United States Secretary of State Antony Blinken says the U.S. is considering Ukraine’s request for additional military assistance to help deter Kremlin aggression following a massive buildup of Russian forces near the Ukrainian border and in occupied Crimea.
His statement came during an interview with Radio Free Europe, press service of the U.S. Department of State reported.
Kyiv has requested U.S. air defense systems and anti-sniper technology, along with a possible deployment of Patriot missiles in Ukraine.
U.S. is being extremely vigilant
Blinken expressed the need to remain "extremely vigilant" against the possibility of reckless actions, aggression from Russia, directed at Ukraine.
"Now, we’ve seen some of the forces pull back, but many still remain. We’ve seen some heavy equipment pulled back, but a lot also remains. And Russia has the capacity, on pretty short notice, to take further aggressive actions. So we are being very vigilant about that, watching it very carefully, and also making sure that we’re helping Ukraine have the means to defend itself, defend its sovereignty, defend its territory," he said.
U.S. considering providing military equipment
The United States has provided nearly $5 billion in financial, humanitarian, and military aid -- including lethal, anti-tank weapons -- to Ukraine since 2014, when Russia forcibly annexed Crimea and backed separatists in two of its eastern provinces, sparking a war that has killed more than 13,000.
When asked if the U.S. would consider Ukraine's request on air defense system and anti-sniper attacks and deployment of Patriot missiles by the U.S. in Ukraine, Blinken said that his country would look at "any and every request."
"Pentagon is the main partner for Ukraine. And it is, as we speak, looking at what additional assistance, beyond the very significant assistance that we’ve already provided, including equipment, would be helpful to Ukraine right now. That’s a very active consideration," the official said.
Excluding Russia from SWIFT
Commenting on the possible exclusion of Russian banks from the SWIFT messaging system to deter Kremlin aggression, the Secretary of State said that the U.S: "will consider every reasonable option."
The top U.S. diplomat reiterated the Biden administration’s message that the United States is not seeking an escalation with Russia.
"We would prefer a more stable, predictable relationship with Russia and, indeed, President Biden has made that clear to President Putin," he told.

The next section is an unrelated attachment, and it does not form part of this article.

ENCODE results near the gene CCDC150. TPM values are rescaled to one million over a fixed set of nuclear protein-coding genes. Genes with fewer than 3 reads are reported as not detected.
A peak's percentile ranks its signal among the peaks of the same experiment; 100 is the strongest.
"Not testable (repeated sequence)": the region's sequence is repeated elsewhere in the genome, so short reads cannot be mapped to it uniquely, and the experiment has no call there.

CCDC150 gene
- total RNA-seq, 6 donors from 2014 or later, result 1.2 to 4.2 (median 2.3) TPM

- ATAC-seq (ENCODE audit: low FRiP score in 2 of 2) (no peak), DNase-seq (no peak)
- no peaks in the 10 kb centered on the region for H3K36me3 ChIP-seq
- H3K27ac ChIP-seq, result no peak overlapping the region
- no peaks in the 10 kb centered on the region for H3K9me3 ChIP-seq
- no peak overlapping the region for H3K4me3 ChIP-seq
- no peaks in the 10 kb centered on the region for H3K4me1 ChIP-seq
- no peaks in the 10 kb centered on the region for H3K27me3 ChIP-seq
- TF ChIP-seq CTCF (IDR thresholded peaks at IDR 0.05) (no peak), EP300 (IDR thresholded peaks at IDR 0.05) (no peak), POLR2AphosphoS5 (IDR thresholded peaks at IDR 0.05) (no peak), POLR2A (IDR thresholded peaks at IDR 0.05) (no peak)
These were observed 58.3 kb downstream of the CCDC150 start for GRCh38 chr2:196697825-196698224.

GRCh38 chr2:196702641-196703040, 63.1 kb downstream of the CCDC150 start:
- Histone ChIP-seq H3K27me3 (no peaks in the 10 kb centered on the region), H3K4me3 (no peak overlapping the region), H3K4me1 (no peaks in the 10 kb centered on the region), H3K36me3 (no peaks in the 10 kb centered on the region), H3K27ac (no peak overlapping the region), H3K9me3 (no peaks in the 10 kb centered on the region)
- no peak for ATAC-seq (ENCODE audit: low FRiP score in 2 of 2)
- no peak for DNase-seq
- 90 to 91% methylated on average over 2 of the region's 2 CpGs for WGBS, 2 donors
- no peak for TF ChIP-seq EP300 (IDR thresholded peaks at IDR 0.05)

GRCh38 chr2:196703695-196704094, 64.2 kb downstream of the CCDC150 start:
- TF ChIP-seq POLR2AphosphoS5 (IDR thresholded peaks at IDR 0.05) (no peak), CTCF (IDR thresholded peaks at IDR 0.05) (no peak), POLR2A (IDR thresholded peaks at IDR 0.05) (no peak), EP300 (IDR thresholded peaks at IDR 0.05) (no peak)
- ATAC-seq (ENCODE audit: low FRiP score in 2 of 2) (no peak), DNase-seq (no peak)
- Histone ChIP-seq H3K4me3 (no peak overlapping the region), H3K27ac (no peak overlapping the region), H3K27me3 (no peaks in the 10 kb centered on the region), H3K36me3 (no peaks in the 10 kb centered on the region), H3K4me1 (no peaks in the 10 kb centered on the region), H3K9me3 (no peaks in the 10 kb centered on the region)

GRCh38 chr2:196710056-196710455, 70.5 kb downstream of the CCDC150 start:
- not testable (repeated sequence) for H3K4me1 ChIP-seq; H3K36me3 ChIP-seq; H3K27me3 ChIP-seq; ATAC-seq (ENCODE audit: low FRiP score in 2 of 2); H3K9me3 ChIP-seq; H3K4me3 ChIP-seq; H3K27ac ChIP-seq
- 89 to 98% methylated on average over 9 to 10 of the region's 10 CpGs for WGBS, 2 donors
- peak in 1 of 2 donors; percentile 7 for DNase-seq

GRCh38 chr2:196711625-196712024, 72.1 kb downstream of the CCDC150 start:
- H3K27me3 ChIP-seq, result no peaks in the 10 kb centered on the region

However, he said the United States does not accept the concept of "spheres of influence" and will respond to any Kremlin aggression that threatens Washington’s interests or those of its partners.
"If Russia takes, continues to take reckless or aggressive actions, whether it’s with regard to Ukraine or anywhere else where our interests or our partners are being challenged, we will respond, not for purposes of escalating, not for purposes of seeking a conflict, but because these kinds of actions cannot go unanswered. They cannot happen with impunity. And so I think it’s very clear that there would be consequences," the diplomat added.
"Red lines" of Putin's Russia
When asked about the "red lines" of Russia, which Putin warned the west from crossing, Antony Blinken emphasised that "another country does not have the right to tell a country what its policy should be."
"We don’t accept the principle of spheres of influence. Another country cannot simply change the borders of its democratic neighbor by force," he said.
He added that in terms of Russian aggression, the rights of Ukrainian citizens and their sovereignty matters.
"First and most important, what’s at stake are the rights of the Ukrainian people and their sovereignty, the integrity of their territory, their democracy," Blinken said.
Approximately 100 Ukrainian citizens are now in jail in Russia as political prisoners - mostly Crimeans. There was no prisoner exchange between Ukraine and Russia since last spring.
Assessing the possibility of influencing the prisoner exchange between the two states by the United States, Blinken told that the U.S. would seize every opportunity to do so.
"As a general matter, we are very concerned about the practice that some governments engage in of arbitrarily detaining the citizens of other countries, holding them hostage, or having political prisoners. At the same time, if we have opportunities to engage another government on people that it’s holding illegally, we will certainly do that. So if there’s an opportunity, we’ll take it."
The top diplomat also stressed that it is something that the U.S. is working with many other countries around the world to take a stronger stand against the matter.